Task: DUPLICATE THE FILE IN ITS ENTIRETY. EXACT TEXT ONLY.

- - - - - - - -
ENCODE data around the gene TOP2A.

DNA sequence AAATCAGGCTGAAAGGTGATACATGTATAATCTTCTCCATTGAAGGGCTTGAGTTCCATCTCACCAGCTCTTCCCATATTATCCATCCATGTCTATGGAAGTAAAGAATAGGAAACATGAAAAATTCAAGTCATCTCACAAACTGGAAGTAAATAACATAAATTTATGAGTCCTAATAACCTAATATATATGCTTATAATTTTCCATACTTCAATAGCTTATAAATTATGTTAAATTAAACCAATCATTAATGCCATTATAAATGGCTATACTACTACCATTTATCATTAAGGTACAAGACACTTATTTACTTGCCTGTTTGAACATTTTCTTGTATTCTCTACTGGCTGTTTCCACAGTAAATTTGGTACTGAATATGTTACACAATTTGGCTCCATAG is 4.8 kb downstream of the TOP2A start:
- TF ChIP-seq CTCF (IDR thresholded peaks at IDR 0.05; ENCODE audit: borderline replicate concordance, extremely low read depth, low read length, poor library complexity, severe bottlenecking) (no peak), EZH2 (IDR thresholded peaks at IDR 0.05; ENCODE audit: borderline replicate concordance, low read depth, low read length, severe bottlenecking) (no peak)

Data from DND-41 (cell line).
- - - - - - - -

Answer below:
ENCODE data around the gene TOP2A.

DNA sequence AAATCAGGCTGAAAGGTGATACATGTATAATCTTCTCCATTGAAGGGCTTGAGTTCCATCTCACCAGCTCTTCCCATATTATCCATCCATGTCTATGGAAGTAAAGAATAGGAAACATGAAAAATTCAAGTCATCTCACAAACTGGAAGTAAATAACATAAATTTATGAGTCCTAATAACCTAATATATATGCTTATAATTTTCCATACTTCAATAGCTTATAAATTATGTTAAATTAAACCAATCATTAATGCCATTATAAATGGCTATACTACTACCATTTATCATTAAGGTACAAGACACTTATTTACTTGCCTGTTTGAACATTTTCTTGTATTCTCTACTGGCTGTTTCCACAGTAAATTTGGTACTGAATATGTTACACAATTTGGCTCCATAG is 4.8 kb downstream of the TOP2A start:
- TF ChIP-seq CTCF (IDR thresholded peaks at IDR 0.05; ENCODE audit: borderline replicate concordance, extremely low read depth, low read length, poor library complexity, severe bottlenecking) (no peak), EZH2 (IDR thresholded peaks at IDR 0.05; ENCODE audit: borderline replicate concordance, low read depth, low read length, severe bottlenecking) (no peak)

Data from DND-41 (cell line).